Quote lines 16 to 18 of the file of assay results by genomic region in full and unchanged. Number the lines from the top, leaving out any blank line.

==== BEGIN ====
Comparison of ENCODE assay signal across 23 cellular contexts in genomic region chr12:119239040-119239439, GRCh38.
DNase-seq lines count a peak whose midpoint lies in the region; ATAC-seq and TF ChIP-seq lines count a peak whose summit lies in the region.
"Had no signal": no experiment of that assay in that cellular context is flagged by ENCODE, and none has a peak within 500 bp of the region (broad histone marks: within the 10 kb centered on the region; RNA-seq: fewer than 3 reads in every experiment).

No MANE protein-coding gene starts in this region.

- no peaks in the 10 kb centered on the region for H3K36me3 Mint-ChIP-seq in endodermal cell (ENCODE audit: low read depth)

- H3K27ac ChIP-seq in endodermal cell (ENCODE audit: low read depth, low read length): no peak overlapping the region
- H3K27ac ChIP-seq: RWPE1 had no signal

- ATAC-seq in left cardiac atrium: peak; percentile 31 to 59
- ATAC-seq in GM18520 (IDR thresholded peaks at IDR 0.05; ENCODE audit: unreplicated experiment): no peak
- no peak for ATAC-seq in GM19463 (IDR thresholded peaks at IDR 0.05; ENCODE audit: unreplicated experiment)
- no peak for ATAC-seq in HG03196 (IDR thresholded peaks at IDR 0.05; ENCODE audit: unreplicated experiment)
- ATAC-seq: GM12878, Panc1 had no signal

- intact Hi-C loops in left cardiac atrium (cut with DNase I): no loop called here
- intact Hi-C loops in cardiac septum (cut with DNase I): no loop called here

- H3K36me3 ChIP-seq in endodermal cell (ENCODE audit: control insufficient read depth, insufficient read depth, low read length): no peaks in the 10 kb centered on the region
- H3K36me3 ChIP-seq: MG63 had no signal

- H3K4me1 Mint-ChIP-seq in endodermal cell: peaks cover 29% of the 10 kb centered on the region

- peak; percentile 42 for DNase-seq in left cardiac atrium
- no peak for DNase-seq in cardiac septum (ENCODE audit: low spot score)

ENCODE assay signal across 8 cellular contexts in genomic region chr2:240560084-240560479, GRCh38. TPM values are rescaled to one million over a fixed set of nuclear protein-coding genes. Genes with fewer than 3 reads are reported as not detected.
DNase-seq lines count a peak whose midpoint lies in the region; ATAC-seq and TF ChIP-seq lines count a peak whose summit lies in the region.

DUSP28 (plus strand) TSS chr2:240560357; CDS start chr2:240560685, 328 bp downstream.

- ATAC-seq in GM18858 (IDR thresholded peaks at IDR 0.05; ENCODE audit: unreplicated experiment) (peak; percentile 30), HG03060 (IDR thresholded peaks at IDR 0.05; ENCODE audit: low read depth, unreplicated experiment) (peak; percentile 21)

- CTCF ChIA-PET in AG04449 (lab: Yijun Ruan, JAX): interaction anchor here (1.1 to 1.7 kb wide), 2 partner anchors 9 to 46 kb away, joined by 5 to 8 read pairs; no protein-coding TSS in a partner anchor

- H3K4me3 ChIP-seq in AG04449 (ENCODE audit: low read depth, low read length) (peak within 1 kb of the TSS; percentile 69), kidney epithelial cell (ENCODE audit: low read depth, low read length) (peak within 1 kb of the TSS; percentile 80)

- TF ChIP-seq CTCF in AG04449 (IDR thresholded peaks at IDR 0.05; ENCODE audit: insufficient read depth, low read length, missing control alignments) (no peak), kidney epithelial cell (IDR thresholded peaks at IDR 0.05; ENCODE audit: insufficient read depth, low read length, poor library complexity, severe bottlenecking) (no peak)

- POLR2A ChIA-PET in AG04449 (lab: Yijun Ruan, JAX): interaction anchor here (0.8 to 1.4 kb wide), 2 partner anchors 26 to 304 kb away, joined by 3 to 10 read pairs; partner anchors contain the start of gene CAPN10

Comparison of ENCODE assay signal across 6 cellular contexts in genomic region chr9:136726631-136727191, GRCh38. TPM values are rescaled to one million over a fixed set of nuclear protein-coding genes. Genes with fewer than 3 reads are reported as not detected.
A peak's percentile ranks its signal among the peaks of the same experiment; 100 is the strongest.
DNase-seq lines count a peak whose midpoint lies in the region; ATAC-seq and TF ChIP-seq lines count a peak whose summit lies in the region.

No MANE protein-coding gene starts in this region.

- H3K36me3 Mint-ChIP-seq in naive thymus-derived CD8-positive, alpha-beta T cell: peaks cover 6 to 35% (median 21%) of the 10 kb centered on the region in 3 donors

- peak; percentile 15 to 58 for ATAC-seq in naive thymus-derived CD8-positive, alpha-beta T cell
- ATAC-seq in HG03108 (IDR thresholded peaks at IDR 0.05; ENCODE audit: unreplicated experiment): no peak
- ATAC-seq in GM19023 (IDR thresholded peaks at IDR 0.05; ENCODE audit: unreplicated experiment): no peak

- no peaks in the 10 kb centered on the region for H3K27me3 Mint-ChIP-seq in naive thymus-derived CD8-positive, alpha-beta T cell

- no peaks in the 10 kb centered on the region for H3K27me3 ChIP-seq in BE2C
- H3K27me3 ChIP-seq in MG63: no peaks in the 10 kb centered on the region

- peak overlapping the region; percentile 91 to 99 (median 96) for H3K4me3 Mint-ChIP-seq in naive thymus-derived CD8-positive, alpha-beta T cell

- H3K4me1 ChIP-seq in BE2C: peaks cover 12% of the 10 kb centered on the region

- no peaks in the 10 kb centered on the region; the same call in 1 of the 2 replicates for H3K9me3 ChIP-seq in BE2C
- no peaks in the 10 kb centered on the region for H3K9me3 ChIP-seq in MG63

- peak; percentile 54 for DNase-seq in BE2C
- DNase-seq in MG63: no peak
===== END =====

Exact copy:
- H3K36me3 ChIP-seq: MG63 had no signal

- H3K4me1 Mint-ChIP-seq in endodermal cell: peaks cover 29% of the 10 kb centered on the region

- peak; percentile 42 for DNase-seq in left cardiac atrium